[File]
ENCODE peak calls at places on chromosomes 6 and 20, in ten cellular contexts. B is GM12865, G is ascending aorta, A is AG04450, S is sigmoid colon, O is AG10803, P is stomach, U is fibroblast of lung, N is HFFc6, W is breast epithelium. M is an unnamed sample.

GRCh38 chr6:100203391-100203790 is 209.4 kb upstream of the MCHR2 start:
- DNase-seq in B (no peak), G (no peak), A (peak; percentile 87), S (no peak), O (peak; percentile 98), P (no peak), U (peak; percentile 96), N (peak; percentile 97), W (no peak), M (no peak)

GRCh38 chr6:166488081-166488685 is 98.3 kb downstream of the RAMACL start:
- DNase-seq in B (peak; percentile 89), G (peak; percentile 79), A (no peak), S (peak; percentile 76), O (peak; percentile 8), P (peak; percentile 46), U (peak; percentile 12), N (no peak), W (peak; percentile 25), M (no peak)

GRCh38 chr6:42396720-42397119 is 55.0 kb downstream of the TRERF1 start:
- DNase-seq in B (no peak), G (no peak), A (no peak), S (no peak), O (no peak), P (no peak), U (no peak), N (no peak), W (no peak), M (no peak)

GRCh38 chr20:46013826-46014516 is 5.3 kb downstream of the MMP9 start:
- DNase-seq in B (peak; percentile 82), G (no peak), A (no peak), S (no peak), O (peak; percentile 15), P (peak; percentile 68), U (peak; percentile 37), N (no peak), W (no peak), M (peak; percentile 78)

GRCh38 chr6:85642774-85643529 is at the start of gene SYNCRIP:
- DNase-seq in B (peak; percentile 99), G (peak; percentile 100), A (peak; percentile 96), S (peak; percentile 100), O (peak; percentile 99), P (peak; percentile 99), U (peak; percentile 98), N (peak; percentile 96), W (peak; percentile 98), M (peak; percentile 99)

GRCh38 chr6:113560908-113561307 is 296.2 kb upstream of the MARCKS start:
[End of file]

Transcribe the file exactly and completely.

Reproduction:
ENCODE peak calls at places on chromosomes 6 and 20, in ten cellular contexts. B is GM12865, G is ascending aorta, A is AG04450, S is sigmoid colon, O is AG10803, P is stomach, U is fibroblast of lung, N is HFFc6, W is breast epithelium. M is an unnamed sample.

GRCh38 chr6:100203391-100203790 is 209.4 kb upstream of the MCHR2 start:
- DNase-seq in B (no peak), G (no peak), A (peak; percentile 87), S (no peak), O (peak; percentile 98), P (no peak), U (peak; percentile 96), N (peak; percentile 97), W (no peak), M (no peak)

GRCh38 chr6:166488081-166488685 is 98.3 kb downstream of the RAMACL start:
- DNase-seq in B (peak; percentile 89), G (peak; percentile 79), A (no peak), S (peak; percentile 76), O (peak; percentile 8), P (peak; percentile 46), U (peak; percentile 12), N (no peak), W (peak; percentile 25), M (no peak)

GRCh38 chr6:42396720-42397119 is 55.0 kb downstream of the TRERF1 start:
- DNase-seq in B (no peak), G (no peak), A (no peak), S (no peak), O (no peak), P (no peak), U (no peak), N (no peak), W (no peak), M (no peak)

GRCh38 chr20:46013826-46014516 is 5.3 kb downstream of the MMP9 start:
- DNase-seq in B (peak; percentile 82), G (no peak), A (no peak), S (no peak), O (peak; percentile 15), P (peak; percentile 68), U (peak; percentile 37), N (no peak), W (no peak), M (peak; percentile 78)

GRCh38 chr6:85642774-85643529 is at the start of gene SYNCRIP:
- DNase-seq in B (peak; percentile 99), G (peak; percentile 100), A (peak; percentile 96), S (peak; percentile 100), O (peak; percentile 99), P (peak; percentile 99), U (peak; percentile 98), N (peak; percentile 96), W (peak; percentile 98), M (peak; percentile 99)

GRCh38 chr6:113560908-113561307 is 296.2 kb upstream of the MARCKS start: